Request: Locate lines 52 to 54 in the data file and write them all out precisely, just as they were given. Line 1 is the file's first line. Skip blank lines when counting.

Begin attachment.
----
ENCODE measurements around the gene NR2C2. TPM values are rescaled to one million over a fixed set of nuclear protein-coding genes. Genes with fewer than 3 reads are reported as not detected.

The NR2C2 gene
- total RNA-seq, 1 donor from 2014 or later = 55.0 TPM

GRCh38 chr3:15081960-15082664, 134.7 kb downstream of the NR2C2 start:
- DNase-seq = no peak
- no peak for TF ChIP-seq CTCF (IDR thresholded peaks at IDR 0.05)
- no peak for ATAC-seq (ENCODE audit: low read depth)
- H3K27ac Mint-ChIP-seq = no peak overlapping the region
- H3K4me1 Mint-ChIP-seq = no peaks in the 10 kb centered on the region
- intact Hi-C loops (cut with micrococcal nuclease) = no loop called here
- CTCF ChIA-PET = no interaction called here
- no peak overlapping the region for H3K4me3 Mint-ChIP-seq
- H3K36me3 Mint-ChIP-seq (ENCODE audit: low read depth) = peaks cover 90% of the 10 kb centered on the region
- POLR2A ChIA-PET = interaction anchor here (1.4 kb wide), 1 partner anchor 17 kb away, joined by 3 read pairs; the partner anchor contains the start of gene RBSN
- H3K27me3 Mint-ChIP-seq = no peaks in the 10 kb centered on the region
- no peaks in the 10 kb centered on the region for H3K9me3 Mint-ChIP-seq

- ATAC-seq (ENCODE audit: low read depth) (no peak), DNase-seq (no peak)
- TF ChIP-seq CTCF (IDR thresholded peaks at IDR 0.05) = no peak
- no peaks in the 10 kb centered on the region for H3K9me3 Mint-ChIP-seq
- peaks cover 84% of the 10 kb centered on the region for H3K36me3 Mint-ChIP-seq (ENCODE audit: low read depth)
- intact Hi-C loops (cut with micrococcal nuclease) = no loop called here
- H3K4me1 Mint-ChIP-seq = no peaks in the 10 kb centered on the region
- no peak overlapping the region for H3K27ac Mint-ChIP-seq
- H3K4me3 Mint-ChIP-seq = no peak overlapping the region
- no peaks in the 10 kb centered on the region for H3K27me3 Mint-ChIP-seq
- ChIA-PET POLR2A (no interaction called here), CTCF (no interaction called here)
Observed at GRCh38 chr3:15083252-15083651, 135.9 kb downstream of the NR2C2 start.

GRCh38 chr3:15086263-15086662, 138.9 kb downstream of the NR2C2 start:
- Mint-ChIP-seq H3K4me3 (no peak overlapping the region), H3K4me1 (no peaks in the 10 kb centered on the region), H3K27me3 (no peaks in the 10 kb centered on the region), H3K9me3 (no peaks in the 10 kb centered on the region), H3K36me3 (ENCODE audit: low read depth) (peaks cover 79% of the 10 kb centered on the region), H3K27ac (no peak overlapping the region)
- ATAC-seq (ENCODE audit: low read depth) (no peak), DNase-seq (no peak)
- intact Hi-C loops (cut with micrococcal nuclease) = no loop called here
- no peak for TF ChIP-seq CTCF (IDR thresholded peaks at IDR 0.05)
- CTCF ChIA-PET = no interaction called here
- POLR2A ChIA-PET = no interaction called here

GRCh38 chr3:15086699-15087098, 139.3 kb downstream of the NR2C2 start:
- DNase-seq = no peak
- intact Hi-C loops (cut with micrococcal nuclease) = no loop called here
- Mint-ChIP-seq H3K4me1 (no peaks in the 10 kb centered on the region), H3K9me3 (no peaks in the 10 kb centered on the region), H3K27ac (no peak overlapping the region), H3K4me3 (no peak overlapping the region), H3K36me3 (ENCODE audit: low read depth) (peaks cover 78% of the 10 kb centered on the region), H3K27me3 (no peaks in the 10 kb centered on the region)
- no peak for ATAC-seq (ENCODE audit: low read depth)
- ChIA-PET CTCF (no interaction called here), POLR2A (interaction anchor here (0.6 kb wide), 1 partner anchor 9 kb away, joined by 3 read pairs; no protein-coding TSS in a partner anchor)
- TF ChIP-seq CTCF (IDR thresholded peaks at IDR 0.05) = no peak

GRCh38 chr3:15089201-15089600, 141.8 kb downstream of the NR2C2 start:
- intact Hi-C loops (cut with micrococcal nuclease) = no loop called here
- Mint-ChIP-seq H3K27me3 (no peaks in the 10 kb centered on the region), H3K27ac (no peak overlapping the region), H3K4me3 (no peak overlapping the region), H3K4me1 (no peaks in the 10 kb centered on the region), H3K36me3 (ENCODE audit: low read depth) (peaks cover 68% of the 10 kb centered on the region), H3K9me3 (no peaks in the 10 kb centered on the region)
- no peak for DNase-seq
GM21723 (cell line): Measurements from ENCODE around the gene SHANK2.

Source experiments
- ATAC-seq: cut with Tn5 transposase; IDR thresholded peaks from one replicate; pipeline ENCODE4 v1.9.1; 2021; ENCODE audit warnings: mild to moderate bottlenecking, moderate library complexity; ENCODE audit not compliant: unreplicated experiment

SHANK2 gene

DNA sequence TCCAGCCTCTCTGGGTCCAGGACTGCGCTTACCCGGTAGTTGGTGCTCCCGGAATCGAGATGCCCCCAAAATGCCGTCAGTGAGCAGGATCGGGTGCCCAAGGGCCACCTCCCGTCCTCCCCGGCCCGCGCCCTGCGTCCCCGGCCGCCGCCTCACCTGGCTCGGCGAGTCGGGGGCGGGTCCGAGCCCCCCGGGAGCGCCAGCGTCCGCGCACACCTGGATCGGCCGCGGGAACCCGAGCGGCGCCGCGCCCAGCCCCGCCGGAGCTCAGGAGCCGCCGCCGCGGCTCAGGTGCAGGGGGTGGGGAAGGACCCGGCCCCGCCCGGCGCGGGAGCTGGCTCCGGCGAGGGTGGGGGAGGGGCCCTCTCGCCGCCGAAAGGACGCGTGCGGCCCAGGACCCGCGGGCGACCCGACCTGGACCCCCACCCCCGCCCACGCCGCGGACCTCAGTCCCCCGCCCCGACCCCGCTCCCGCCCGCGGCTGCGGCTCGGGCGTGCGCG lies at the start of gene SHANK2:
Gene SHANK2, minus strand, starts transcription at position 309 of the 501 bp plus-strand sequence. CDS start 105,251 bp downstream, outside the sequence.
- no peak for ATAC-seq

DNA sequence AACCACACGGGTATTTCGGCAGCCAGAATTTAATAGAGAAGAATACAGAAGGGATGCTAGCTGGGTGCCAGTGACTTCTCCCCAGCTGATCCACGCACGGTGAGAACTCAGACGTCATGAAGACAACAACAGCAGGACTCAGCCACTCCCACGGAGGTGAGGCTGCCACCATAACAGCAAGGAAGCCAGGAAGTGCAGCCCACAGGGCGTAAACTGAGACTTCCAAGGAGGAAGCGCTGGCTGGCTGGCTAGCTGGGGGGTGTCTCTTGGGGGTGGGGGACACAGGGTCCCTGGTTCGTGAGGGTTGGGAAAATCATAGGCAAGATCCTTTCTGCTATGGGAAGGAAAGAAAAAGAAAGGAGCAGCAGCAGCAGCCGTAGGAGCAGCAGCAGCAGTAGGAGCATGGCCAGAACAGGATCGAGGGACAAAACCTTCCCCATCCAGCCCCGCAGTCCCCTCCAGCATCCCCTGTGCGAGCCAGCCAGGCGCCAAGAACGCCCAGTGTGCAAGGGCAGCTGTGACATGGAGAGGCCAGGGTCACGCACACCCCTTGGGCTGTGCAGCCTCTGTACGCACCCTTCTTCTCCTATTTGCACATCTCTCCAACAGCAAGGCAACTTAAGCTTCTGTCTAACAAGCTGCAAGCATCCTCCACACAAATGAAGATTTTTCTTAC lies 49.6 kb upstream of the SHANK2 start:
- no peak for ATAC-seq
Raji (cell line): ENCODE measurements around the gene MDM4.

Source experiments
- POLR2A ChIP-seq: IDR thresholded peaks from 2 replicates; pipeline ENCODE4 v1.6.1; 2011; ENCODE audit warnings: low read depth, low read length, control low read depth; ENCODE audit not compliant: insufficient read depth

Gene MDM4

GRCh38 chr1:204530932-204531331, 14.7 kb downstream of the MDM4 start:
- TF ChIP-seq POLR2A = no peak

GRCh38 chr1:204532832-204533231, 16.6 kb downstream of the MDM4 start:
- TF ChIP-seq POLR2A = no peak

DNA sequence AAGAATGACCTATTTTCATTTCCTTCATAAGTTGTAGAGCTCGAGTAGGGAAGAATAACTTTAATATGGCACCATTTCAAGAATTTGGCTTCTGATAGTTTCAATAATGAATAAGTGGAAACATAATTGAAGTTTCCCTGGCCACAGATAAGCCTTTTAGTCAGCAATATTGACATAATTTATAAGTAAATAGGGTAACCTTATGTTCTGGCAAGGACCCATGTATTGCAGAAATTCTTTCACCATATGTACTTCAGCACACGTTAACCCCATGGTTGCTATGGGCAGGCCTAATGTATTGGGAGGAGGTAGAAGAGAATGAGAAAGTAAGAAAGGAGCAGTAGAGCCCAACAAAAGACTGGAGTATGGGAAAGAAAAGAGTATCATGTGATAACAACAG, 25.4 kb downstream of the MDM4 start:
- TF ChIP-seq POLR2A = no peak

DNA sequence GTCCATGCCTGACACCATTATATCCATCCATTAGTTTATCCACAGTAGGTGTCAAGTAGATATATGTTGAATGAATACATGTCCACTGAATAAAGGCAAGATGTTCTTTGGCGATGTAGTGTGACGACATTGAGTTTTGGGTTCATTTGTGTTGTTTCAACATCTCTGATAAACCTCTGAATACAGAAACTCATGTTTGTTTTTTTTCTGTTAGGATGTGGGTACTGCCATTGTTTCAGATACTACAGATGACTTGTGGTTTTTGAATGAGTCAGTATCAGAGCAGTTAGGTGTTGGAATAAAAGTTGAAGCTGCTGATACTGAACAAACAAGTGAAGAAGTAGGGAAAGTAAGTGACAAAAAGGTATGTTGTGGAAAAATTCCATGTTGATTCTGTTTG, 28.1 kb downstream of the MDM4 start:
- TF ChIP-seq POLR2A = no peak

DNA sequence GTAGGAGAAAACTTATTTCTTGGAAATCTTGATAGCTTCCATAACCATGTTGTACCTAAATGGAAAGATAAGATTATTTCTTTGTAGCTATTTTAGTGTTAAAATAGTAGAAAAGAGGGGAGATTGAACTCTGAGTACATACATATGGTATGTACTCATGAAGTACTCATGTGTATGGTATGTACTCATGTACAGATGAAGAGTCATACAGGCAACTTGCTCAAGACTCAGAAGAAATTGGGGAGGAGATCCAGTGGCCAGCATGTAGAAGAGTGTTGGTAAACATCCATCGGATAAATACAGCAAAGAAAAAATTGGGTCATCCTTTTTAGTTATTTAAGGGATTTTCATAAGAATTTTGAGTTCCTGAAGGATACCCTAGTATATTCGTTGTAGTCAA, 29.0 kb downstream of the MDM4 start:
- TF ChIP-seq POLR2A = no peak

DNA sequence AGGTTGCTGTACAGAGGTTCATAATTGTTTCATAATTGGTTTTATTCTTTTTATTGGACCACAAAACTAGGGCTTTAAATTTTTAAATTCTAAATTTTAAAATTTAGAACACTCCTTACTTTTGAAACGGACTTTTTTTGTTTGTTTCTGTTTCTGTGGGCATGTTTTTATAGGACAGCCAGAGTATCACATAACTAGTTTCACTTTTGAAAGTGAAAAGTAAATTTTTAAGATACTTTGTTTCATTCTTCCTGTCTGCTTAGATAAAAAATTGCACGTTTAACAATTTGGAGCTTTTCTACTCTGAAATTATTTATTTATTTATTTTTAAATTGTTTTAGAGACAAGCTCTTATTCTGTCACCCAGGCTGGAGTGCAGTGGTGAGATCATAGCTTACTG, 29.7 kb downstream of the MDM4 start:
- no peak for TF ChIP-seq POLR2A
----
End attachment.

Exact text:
- no peak for ATAC-seq

DNA sequence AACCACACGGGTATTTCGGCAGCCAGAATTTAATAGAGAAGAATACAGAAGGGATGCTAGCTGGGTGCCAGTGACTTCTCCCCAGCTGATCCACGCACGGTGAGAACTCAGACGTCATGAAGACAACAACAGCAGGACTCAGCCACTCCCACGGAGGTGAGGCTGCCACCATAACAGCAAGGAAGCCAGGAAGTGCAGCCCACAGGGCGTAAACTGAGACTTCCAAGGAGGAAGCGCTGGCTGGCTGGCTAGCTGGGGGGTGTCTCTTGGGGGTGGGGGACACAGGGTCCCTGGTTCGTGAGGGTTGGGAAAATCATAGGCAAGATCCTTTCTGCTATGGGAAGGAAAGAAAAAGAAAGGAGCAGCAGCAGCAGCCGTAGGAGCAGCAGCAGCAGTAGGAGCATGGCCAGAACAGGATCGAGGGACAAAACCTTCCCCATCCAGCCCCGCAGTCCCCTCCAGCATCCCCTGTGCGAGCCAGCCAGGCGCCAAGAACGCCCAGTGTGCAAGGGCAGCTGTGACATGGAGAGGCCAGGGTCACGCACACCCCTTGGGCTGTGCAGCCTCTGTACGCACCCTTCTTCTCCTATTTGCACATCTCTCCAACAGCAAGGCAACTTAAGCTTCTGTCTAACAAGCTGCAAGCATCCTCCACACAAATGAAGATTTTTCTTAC lies 49.6 kb upstream of the SHANK2 start:
- no peak for ATAC-seq